July 2013

Augsburg Exchange an Eagles Tradition

Thanks to a continuing partnership between CJ and the Dayton Sister City Committee, a small group of students were able to travel to Germany and stay with host families in the city of Augsburg -- a Dayton Sister City since 1964. Students were chaperoned by Tony Ricciuto, a CJ social studies teacher, his wife Brenda Ricciuto, a science teacher at Mother Brunner Catholic School, and Cordell Williams, a legislative aide for the City of Dayton.

Exchange participant Maggie Mochty ‘14 detailed her experience living and celebrating a once-in-a-lifetime occasion with a German host family.

"Experiencing life in another country can be a bit intimidating. Fifteen American students and three adults accepted this challenge and traveled to Augsburg, Germany. This two week special experience is not something everybody will encounter, but if you ever get the chance, take advantage of it. My unique experience helped shape my understanding of culture and influenced my career path, worldviews and self confidence. The trip also helped me understand the significance of the Dayton Sister City partnership with not only Chaminade Julienne, but also with countries around the world. We were honored to have the leadership and dedication of Mr. and Mrs. Ricciuto (CJ) and their friendship with Mr. Wolfgang Burkhart and Mrs. Sabine Keller (Jakob Fugger Gymnasium). The student exchange would not be possible without their hard work and commitment to keep this cross-cultural global experience alive!"

According to the committee’s Web site, the purpose of the Youth Exchange program is to provide students with an opportunity to genuinely experience another culture, its people, and its customs. The cultural immersion allows young people to develop relationships and connections they may otherwise not be able to make.

"My experience in Germany will forever be close to my heart. I not only explored the country’s culture, but also lived life as a German teenager. Personally, my host family gave me the opportunity to coach a group of 14-year-old boys in basketball, attend a traditional teen German birthday party, hike the Alps and the biggest mountain in Germany, bake a raspberry cake for a friend, water ski on a local lake, and ride a motor scooter to and from school each day. To put the icing on the cake, I got to spend my 18th birthday in another country with an amazing family and new friends. I woke up on my birthday to a German cake on the breakfast table, princess cookies, and a big package that said, 'Do not open until you get home to America.' My gift included a German soccer jersey, flag, scarves, Augsburg t-shirts and a bag, plus chocolates and lemon flavored German chewing gum."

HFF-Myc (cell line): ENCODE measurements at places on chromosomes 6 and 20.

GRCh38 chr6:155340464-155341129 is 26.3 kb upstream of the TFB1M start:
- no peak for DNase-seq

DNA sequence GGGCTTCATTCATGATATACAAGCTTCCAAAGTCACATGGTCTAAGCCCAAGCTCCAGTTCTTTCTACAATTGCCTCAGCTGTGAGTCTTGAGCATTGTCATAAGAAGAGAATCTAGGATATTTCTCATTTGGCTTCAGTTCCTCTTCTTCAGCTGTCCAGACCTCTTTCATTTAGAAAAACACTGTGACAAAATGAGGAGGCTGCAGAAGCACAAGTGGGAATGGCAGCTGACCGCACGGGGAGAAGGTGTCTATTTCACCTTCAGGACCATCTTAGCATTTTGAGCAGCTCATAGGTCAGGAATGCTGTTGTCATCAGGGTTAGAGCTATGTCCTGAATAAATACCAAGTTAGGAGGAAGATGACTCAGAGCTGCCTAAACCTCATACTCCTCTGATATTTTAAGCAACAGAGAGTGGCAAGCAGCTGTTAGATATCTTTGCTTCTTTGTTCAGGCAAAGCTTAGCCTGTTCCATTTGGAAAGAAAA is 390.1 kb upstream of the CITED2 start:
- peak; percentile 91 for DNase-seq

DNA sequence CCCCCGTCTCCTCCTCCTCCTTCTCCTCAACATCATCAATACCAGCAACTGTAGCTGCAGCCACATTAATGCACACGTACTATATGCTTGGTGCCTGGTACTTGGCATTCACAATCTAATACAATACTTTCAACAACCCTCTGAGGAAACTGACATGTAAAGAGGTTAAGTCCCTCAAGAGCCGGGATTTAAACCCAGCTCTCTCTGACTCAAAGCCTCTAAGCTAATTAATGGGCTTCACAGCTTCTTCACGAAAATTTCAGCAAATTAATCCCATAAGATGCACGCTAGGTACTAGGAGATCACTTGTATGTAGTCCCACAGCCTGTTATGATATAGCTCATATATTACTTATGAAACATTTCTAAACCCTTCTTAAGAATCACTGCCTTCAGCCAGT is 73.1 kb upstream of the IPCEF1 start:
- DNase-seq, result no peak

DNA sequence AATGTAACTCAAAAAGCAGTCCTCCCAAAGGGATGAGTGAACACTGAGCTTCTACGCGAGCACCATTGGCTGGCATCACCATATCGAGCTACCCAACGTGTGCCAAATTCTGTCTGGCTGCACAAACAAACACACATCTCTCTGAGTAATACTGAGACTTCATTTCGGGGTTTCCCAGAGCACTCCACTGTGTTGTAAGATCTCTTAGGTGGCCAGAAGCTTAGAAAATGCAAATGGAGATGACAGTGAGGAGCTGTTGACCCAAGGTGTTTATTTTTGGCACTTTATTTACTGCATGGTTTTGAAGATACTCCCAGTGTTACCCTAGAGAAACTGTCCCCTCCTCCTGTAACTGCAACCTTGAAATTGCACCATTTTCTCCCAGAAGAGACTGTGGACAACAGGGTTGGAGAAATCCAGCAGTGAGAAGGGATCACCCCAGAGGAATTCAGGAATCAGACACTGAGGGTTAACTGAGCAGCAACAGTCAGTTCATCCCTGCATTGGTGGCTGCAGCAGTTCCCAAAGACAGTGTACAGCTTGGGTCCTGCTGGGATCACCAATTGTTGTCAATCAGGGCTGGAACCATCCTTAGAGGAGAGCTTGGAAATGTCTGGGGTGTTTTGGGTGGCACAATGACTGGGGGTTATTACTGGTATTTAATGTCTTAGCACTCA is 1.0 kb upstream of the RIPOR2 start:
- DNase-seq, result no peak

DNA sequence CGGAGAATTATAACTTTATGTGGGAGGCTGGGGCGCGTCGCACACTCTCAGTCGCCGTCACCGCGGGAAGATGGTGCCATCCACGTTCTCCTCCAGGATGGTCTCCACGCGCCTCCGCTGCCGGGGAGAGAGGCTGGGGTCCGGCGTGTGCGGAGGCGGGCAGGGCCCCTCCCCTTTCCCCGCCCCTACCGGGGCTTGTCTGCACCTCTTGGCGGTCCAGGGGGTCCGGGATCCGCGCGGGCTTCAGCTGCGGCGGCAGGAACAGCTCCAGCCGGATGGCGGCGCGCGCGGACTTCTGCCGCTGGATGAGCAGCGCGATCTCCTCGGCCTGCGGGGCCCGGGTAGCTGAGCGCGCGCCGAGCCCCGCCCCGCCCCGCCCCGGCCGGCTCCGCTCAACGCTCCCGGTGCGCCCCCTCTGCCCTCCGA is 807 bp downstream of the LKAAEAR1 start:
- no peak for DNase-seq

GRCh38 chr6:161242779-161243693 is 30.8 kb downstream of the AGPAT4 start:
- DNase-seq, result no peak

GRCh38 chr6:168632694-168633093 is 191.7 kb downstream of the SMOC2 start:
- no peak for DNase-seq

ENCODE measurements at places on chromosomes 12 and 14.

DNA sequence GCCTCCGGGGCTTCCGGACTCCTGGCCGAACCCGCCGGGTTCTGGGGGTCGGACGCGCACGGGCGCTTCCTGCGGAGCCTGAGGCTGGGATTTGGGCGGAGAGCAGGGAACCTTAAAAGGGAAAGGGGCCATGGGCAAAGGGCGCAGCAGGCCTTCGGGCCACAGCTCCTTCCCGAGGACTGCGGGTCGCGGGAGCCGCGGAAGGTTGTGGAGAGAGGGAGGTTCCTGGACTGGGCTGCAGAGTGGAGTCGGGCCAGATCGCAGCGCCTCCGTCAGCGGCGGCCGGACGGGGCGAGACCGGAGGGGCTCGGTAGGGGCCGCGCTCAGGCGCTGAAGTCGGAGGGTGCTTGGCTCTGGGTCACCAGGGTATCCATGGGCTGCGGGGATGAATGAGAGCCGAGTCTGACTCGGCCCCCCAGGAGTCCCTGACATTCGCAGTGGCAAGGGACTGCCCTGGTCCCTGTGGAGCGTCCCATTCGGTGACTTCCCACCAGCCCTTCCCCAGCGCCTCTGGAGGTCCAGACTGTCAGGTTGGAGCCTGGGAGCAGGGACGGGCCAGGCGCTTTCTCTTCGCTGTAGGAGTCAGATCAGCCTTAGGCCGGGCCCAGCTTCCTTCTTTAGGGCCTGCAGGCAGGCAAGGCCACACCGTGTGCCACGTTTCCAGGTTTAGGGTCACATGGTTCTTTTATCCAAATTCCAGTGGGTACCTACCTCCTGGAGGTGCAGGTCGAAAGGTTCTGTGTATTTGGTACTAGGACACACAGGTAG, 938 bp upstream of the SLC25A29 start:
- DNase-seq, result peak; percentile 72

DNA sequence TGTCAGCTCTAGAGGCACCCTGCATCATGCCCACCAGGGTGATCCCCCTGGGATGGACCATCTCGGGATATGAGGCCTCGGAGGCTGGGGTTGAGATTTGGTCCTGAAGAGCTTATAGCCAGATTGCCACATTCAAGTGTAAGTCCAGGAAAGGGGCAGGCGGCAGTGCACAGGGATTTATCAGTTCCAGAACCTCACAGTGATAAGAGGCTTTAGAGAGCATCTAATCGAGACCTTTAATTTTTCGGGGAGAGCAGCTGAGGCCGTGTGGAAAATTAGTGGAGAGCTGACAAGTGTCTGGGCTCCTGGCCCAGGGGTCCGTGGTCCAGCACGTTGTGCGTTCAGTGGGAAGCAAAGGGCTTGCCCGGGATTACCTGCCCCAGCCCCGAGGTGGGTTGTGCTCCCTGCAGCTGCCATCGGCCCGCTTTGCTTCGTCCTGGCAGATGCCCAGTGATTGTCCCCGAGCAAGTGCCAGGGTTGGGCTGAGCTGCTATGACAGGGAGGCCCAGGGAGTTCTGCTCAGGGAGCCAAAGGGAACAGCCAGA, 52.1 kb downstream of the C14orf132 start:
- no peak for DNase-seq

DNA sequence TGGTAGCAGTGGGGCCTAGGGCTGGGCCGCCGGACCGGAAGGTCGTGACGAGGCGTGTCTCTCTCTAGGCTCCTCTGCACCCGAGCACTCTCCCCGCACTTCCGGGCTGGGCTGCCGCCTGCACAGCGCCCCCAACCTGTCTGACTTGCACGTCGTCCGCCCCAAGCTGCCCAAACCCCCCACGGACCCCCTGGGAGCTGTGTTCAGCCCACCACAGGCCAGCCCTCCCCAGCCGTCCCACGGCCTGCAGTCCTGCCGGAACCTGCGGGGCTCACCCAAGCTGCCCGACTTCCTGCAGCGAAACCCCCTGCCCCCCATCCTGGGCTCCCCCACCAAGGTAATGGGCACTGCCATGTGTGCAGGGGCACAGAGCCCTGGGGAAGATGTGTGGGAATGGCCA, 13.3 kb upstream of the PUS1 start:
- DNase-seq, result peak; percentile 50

CJ students stayed with the families of teenagers enrolled at Jakob Fugger Gymnasium, a German secondary school comprised of approximately 800 students. Families followed their own routines and schedules, making each student’s experience a little different. Together, the group attended school and visited local landmarks.

"The school and our host families kept us all busy and on our feet. Some of the common activities that all of us Americans experienced together were tours around Augsburg, sightseeing trips to Munich and Landsberg, a visit to the Neuschwanstein Castle in Fussen, a gift exchange at the Augsburg Town Hall, and an opportunity to meet the 'King of Augsburg.' "

During the trip, the group from CJ also got to meet a 1963 graduate of Chaminade who was part of the first ever Dayton exchange trip to Augsburg nearly 50 years ago (read more about this in the 2013 Annual Report). The exchange concluded with a farewell barbecue cookout.